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Happy Thanksgiving and take care of your leftoversHappy Thanksgiving and take care of your leftovers

Take care to made sure your Thanksgiving dinner isn’t ruined by uninvited foodborne illness.

Brent Murphree

November 14, 2023

2 Min Read
Raw Turkey
We’ve come a long way from the days without refrigeration or food safety regulations.Pamela D McAdams/Getty Images/iStockphoto

I need to begin this tirade by stating that I believe you should follow the published guidelines for food handling with all of your Thanksgiving Day feast.

The Centers for Disease Control and Prevention has several pages dedicated to food safety during the Holiday season with tips like washing your hands after handling raw turkey, how to cook the bird, why you need to wash utensils after touching anything and the proper care of leftovers.

I come at this from a different angle as a person who eats raw foods direct from the garden and occasionally gobbles raw beef or seafood. I’m careful but don’t avoid the tasty stuff.

That throws me back to Thanksgiving dinners as a kid. The family dinners would be served about 1 p.m. It would sit on the serving table until late afternoon as people grazed throughout the afternoon. Few things went into the refrigerator.

Never once has anyone in my family mentioned a food poisoning event. I come from a long, long line of really good, conscientious cooks – we’ve eaten a lot of crazy things, but no one have ever gotten sick at Thanksgiving.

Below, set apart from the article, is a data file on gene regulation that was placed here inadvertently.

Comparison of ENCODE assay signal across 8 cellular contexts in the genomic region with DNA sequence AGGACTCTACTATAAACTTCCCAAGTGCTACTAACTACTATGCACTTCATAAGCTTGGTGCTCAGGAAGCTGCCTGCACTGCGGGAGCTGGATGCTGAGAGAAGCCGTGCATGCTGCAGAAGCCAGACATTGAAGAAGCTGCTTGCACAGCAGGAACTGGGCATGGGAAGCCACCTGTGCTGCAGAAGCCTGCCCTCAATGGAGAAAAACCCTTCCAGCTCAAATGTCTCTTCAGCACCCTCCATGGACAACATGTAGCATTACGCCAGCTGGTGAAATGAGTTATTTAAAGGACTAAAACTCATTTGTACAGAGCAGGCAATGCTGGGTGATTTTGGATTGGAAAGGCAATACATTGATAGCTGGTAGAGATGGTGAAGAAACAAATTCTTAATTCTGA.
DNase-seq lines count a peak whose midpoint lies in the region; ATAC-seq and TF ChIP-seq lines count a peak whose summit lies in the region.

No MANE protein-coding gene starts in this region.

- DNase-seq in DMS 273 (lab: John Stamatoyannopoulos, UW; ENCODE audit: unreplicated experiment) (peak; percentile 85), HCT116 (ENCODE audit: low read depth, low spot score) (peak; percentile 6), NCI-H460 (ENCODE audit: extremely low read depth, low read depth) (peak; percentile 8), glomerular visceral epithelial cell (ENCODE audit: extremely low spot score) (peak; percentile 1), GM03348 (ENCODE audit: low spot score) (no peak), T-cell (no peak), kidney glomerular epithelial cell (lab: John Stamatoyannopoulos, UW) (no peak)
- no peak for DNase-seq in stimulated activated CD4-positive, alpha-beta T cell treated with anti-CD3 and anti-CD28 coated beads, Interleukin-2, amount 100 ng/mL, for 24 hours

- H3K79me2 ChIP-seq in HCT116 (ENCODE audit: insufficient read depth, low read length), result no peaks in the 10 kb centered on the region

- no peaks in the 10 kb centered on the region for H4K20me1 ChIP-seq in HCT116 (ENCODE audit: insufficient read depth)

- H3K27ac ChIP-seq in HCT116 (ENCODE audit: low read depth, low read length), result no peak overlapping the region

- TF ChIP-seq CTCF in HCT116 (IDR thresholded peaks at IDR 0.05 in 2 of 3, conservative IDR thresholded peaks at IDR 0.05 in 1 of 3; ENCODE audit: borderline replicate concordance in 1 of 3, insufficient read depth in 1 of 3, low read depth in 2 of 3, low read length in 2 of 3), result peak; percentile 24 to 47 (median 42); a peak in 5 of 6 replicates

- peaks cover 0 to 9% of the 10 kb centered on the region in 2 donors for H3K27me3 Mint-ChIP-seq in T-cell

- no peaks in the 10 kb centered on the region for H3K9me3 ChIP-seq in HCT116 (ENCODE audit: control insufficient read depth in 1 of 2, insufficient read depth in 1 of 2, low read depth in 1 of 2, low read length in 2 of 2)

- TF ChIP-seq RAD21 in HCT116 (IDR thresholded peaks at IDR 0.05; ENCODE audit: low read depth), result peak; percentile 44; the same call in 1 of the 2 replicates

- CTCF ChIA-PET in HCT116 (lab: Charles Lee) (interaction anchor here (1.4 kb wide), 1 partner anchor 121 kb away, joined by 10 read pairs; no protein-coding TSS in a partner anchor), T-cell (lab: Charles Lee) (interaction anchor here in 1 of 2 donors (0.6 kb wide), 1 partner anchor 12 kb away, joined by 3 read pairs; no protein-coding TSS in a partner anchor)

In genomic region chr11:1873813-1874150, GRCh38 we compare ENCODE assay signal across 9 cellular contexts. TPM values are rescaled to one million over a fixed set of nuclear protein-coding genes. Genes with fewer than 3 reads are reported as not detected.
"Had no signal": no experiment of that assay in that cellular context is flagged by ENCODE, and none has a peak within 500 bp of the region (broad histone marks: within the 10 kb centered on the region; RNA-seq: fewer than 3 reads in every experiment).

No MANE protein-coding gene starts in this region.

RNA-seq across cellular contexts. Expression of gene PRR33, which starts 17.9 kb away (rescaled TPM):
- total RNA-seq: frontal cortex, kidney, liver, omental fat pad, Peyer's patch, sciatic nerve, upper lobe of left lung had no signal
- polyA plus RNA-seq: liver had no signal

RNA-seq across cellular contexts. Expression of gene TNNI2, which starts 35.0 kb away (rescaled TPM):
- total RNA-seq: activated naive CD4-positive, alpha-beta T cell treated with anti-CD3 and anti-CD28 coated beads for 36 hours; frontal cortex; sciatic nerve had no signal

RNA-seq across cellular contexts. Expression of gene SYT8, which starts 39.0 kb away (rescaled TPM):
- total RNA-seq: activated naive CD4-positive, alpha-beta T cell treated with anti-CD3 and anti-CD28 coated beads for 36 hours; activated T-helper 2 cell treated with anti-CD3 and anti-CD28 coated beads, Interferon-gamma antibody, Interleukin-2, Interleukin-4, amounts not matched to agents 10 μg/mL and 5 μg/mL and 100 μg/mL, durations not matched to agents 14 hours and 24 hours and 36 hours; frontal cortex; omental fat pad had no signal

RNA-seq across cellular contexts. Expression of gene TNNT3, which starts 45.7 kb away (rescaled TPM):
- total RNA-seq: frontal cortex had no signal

Where I grew up, Thanksgiving and Easter weather was usually pretty mild and many of those holidays were spent outside in the foothills of the Estrella Mountains or on the old Vekol Ranch. The drinks were in the ice chest but not much else.

Today, there is so much effort that goes into keeping everything sterile, I think we’ve lost some of the excitement of putting together the meals with which we celebrate.

I am a bit of a germaphobe – I bleach the kitchen when I cook any kind of poultry and won’t eat anything with mayonnaise if it’s been left out too long – but I think that is learned behavior.

In college I worked in a number of restaurants. I was obsessed with making sure there were no traces of previous diners on the tables or in the kitchen. The company I worked for had someone called Safety Sally who came around and made sure standards were above county code. She’d look under tables and behind stoves – she was a tough general.

But where have we come, or gone, in the last 100 years when we stored milk in unrefrigerated cabinets covered with, maybe, a cloth or when we hung butchered meat on a hook in a cool, not cold, room?

One hundred years ago, we were basically carrion eaters, celebrating a day of thanks with room temperature dairy and lukewarm poultry. Our digestive systems are mere shadows of the days when Pilgrams shared their preserved meats with Native Americans’ tepid game and vegetables.

But again, I recommend you take care with this season’s Holiday fare – wash your hands, wipe down the counters, don’t serve a raw bird.

Happy Thanksgiving.

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